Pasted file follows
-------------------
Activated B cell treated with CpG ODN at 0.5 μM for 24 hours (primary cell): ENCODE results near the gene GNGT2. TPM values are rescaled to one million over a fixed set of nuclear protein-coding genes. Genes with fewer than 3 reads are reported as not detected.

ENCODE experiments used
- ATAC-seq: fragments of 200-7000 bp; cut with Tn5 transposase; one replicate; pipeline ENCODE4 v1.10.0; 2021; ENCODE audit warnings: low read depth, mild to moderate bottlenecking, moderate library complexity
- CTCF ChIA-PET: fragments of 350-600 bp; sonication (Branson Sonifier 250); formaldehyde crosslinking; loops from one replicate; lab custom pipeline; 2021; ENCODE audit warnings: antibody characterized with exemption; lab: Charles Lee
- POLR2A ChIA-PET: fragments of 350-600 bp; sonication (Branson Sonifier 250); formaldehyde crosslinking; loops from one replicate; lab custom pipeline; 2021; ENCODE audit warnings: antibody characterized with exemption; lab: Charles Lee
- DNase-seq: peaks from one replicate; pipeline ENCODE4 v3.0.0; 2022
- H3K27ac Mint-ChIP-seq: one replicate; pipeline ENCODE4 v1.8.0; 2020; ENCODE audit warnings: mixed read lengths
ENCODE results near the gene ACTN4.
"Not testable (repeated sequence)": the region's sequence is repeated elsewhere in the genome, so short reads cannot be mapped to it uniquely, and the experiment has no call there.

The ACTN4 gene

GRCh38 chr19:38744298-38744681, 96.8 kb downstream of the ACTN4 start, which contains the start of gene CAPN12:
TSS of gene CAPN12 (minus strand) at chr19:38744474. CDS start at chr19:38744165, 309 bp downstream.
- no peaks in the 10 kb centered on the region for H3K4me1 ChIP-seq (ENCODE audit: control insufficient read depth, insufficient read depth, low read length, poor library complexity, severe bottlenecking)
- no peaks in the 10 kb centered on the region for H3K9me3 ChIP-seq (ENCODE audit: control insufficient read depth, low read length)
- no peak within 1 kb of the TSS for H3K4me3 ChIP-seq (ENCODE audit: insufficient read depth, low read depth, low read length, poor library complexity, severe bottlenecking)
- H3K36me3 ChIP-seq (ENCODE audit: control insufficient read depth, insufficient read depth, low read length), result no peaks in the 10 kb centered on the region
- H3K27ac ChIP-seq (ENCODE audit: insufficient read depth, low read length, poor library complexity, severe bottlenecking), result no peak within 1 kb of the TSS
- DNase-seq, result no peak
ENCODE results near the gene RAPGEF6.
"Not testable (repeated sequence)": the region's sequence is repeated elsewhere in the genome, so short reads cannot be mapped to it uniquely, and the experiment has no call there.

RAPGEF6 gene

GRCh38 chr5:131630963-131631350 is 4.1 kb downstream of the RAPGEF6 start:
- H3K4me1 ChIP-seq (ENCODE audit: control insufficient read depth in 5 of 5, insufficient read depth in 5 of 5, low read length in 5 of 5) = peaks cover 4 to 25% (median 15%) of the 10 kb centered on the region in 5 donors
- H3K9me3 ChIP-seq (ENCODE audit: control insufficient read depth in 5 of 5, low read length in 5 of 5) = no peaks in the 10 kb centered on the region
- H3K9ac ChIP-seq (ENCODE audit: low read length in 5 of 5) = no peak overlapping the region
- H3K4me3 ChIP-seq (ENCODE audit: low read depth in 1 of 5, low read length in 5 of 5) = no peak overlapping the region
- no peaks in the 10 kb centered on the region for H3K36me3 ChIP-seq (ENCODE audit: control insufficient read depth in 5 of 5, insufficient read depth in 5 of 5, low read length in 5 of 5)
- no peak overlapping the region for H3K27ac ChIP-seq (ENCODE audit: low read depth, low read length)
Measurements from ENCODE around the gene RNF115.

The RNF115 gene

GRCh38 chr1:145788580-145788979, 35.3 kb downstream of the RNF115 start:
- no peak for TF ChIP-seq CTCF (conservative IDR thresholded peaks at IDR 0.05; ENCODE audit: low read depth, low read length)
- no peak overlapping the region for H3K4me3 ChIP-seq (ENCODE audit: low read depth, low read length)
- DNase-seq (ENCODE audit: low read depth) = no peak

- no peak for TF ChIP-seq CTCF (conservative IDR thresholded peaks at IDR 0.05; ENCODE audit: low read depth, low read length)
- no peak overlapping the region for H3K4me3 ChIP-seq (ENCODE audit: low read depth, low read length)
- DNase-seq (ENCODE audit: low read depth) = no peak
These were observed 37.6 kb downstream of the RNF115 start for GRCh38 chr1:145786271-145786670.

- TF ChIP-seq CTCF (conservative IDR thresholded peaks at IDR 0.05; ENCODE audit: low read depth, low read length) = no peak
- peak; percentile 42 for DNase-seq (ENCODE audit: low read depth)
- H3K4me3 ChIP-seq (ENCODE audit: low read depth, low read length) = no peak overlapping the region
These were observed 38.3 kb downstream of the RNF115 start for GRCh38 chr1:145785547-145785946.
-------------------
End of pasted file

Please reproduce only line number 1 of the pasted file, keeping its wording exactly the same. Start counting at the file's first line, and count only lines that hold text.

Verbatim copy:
Activated B cell treated with CpG ODN at 0.5 μM for 24 hours (primary cell): ENCODE results near the gene GNGT2. TPM values are rescaled to one million over a fixed set of nuclear protein-coding genes. Genes with fewer than 3 reads are reported as not detected.